Borrowing a page from the playbook of the Daily Pundit, I have a beef about one of the letters to the editor in today's Seattle Times. Here is the letter, in its entirety:
The Mundane Doctrine
The National Assessment of Educational Progress results showed that 60 percent of high-school seniors could not explain the Monroe Doctrine. I would be willing to wager that if you did a random sample of 1,000 American adults, they would do no better, in fact probably much worse ("Don't know much about history... " editorial, May 13).
The tests are designed by academic scholars, those people who spend years and years in college studying history. The average person memorizes this stuff in school only to pass a history test, and then forgets it because it has no day-to-day real-life application.
This is the problem with the current high-stakes testing bandwagon. Too much of what it tests for is irrelevant to the real world of working, dealing with people, and making a good life. Becoming a history teacher is the only job you will ever apply for that requires knowing about the Monroe Doctrine.
I agree that 100 percent of history teachers should know about the Monroe Doctrine. For the rest of us, I think it would be much (more) beneficial to America to test our students for more practical knowledge, like how to do taxes, get along with people who are different than you, or how to spot political propaganda techniques.
Rob Sandelin, Monroe
I will agree that some of what we learn in school is a bit arcane and has little real-world application for the general public (Geometry, Chemistry), history is not one of them. George Satayana once noted "Those who fail to study history are doomed to repeat it," a truism that still applies today. While studying specific dates may seem to be a bit much for some, it is necessary to establish a chronology in order to understand the consequences of actions taken. As to the specific example of the Monroe Doctrine, its application had a very strong effect on the actions of the European powers and their attitudes towards the new world, effects that are still being felt today, and politicians and sociologists (as well as history teachers) would do well to understand its ramifications.
Mr. Sandelin then goes on to cite examples of subjects he feels the schools should be teaching. The firsthow to do taxesis something that is ostensibly already taught in school; we call it mathematics. To cover all the tiny loopholes and exemptions and schedules is something that no high school teacher is (or should be) equipped to do. Perhaps a simplification of the tax system would make this wish a reality. His other two suggestions are apparently a product of a left-wing mindsetthey are social engineering dreams. They are not something that should be part of a core curriculum, or even taught as separate subjects, although some of their salient points could be covered in other courses. (While his last statement might be value-neutral, its positioning after the "getting along" request suggests to me that he is thinking primarily about countering conservative propaganda, not liberal. I could be wrong on this point, however.)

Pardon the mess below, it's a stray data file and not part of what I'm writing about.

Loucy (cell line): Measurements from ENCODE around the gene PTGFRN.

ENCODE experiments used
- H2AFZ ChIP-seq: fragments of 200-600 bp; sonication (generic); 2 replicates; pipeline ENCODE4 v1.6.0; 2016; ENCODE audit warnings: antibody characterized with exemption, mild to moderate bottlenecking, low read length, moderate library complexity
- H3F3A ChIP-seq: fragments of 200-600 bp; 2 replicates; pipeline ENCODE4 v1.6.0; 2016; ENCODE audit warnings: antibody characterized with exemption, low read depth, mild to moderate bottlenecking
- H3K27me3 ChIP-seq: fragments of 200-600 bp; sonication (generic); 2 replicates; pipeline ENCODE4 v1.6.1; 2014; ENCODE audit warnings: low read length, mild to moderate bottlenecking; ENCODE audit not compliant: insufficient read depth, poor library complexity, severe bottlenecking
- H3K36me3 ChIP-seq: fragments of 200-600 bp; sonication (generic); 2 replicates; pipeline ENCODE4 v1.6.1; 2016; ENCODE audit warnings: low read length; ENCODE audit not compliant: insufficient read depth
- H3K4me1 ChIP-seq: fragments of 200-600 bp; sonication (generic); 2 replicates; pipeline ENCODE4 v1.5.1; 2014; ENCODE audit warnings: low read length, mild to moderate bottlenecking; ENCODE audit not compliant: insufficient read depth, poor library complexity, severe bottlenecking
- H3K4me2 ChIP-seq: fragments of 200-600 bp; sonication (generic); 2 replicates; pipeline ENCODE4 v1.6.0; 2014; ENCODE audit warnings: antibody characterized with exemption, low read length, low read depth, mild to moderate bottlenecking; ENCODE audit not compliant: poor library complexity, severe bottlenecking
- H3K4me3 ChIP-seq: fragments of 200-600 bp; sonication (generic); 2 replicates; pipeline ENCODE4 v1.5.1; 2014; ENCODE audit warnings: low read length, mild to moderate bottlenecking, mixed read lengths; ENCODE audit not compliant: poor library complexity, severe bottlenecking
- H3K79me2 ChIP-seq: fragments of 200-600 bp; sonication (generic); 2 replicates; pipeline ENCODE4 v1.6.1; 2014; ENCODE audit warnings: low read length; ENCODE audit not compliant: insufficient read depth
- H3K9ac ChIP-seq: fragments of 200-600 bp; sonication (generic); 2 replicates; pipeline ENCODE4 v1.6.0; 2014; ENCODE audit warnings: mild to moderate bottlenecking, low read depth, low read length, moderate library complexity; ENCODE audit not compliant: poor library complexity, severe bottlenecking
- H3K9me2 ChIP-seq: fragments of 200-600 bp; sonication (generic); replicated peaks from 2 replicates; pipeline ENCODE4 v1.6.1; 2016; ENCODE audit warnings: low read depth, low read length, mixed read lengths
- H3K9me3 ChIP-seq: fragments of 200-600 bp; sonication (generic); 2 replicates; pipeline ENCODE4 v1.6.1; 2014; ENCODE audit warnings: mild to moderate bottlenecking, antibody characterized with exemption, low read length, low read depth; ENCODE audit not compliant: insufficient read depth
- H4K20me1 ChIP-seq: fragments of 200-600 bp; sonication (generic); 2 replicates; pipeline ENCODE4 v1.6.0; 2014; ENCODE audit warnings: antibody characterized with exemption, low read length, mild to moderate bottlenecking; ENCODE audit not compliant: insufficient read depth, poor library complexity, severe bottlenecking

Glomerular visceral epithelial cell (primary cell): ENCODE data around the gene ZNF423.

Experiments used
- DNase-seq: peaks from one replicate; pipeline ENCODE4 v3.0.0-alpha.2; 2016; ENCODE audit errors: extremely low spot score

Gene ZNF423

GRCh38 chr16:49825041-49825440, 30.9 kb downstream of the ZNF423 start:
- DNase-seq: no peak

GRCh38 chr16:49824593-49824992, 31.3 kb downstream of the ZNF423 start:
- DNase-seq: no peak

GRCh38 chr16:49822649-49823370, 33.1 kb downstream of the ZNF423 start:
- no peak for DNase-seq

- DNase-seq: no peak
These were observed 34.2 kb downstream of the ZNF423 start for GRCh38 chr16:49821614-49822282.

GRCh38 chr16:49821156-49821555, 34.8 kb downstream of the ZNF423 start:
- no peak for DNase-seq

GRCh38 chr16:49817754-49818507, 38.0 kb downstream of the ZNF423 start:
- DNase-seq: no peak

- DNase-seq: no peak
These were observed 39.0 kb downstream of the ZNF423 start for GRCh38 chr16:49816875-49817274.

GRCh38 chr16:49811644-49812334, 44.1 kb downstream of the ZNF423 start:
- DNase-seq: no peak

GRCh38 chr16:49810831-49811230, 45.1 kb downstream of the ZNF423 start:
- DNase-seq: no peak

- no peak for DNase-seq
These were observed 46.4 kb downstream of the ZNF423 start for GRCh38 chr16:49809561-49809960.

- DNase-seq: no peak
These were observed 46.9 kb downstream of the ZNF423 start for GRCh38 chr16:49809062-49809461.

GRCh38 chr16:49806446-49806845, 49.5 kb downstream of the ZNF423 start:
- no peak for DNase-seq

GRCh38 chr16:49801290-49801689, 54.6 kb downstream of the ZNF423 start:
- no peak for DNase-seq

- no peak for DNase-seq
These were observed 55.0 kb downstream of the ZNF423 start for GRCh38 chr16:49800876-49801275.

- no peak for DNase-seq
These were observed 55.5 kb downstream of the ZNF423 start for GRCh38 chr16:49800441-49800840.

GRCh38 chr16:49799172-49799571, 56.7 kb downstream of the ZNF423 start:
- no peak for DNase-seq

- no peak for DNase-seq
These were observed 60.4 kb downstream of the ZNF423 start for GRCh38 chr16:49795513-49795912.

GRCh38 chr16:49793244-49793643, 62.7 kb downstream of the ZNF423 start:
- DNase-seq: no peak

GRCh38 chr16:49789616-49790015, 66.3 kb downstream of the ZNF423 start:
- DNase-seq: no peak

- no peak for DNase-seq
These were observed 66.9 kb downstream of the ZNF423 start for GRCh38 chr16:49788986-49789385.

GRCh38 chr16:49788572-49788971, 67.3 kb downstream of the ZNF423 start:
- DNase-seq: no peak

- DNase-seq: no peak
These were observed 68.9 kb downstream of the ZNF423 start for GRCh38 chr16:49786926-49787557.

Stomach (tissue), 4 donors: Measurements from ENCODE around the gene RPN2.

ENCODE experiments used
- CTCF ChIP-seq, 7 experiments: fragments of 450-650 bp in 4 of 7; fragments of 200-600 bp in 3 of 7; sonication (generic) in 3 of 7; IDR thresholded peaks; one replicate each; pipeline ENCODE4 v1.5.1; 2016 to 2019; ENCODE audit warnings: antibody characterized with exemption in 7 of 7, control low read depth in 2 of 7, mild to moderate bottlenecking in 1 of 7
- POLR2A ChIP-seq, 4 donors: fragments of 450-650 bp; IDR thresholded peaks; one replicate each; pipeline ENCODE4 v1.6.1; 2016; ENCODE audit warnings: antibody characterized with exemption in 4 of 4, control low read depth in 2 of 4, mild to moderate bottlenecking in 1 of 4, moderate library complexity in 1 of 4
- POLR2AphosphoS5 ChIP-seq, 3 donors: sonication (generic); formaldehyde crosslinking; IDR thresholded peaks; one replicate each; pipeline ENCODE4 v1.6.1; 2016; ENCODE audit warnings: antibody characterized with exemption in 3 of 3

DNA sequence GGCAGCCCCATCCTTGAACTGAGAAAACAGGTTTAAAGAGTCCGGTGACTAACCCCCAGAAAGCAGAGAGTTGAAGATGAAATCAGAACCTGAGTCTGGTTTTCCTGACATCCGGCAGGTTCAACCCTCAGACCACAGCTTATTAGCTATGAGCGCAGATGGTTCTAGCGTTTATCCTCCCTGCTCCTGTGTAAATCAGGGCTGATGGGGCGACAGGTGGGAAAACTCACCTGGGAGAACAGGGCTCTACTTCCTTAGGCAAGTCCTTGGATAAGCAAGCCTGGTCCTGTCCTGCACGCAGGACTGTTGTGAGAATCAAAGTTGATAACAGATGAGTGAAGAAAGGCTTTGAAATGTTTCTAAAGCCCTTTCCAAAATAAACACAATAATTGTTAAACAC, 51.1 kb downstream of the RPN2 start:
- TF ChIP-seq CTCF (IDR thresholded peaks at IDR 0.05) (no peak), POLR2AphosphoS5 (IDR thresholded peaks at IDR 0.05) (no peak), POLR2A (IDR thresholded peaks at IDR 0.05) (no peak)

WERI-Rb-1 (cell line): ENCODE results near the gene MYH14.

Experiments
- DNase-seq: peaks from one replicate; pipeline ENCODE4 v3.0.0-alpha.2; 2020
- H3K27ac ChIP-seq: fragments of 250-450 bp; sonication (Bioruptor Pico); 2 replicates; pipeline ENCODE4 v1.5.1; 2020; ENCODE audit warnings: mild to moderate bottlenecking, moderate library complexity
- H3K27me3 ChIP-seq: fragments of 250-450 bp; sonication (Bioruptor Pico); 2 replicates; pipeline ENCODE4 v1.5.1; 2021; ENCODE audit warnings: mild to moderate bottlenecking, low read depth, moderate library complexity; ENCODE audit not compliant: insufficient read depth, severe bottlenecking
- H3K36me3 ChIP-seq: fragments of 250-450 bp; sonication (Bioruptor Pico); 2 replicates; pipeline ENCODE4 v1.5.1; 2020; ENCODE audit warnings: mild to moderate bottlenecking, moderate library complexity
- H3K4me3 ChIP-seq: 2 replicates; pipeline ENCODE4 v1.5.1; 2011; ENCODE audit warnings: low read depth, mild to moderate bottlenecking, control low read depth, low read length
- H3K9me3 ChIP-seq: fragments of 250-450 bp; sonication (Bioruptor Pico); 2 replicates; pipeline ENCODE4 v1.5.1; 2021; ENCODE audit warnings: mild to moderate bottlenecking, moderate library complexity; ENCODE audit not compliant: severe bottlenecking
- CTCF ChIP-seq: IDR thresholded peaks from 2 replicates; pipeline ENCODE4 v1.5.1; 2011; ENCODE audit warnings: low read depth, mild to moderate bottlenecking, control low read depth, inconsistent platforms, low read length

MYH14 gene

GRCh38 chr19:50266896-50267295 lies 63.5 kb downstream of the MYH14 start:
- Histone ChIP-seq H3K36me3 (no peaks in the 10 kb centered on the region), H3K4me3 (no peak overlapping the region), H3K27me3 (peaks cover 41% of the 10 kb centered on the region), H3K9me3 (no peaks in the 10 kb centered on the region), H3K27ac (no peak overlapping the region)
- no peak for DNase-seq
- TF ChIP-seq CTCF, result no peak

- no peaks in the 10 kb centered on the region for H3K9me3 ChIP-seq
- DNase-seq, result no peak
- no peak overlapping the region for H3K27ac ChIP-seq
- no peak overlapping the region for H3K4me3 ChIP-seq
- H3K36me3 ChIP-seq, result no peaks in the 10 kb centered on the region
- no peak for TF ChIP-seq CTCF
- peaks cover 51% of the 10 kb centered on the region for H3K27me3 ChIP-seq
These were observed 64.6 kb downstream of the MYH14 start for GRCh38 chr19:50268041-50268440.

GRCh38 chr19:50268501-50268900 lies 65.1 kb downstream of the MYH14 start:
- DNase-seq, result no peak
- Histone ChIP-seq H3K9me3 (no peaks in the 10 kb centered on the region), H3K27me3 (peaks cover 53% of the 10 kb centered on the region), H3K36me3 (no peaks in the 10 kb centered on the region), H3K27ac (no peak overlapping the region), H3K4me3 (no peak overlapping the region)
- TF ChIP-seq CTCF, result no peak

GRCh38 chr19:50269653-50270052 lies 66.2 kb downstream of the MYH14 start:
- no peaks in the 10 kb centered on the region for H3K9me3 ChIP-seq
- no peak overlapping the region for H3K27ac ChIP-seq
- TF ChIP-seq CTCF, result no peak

posted on May 15, 2002 07:21 PM
I found it fascinating that a letter to the editor I wrote ended up on a website, without my permission, being critiqued by someone not obviously signing his work. Am I allowed a rebuttal of the critique?
George Santayana's quote is often given as if it were fact. Do we just take this as truth? It seems quite unlikely that if we forget the civil war, the causes of that particular conflict will manifest themselves again. In fact, a strong argument could be made that humans are pathethically bad at learning from history, and we repeat the same mistakes over and over again anyway.
Getting along with people different than yourself is a key skill to survive in the real world of business. Multi-national corporations learn this or fail. It is a key skill for success in a multi-cultural America which is the reality of today. It is hardly a left-wing conspiracy, it is the reality of America. For example, If you can't deal with Japanese, you better not live in Seattle, because far-east trade is a huge part of our economy here, and there is a huge Japanese cultural presence here.
As a teacher, I have to report that my students are woefully unprepared to recognize propaganda and, from what I can see, the majority of Americans seem to do little critical examination, they just parrot what they are told, and obey authority. And why shouldn't they? That is what the school system spends 12 years teaching them to do. Being able to define propaganda, critique it, and see it for what it is, would go a long way to debunking the political process, and make people better voters, and smarter citizens.
In a recent study by HR Block, The mathematical computation involved in simple tax prepartion is beyond the capicity of 40% of Americans. Now, since the study was done by the very people who would obviously benefit from this, I question that number, but I have found many students I work with do not know how to calculate percentages.
There are many more practical and important skills to have than knowing the Monroe Doctrine beyond passing your history test.